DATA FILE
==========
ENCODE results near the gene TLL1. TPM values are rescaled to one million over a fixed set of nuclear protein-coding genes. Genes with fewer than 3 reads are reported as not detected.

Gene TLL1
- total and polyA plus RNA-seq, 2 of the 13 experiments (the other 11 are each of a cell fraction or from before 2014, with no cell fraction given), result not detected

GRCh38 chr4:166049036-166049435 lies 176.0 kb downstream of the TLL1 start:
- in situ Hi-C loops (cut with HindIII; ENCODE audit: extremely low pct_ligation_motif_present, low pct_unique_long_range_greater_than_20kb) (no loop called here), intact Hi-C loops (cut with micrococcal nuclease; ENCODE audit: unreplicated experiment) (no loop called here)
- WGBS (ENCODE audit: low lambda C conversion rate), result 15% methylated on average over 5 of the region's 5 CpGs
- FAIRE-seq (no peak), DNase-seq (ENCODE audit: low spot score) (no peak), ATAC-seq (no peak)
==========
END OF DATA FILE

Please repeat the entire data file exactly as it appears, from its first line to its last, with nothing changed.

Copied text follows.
ENCODE results near the gene TLL1. TPM values are rescaled to one million over a fixed set of nuclear protein-coding genes. Genes with fewer than 3 reads are reported as not detected.

Gene TLL1
- total and polyA plus RNA-seq, 2 of the 13 experiments (the other 11 are each of a cell fraction or from before 2014, with no cell fraction given), result not detected

GRCh38 chr4:166049036-166049435 lies 176.0 kb downstream of the TLL1 start:
- in situ Hi-C loops (cut with HindIII; ENCODE audit: extremely low pct_ligation_motif_present, low pct_unique_long_range_greater_than_20kb) (no loop called here), intact Hi-C loops (cut with micrococcal nuclease; ENCODE audit: unreplicated experiment) (no loop called here)
- WGBS (ENCODE audit: low lambda C conversion rate), result 15% methylated on average over 5 of the region's 5 CpGs
- FAIRE-seq (no peak), DNase-seq (ENCODE audit: low spot score) (no peak), ATAC-seq (no peak)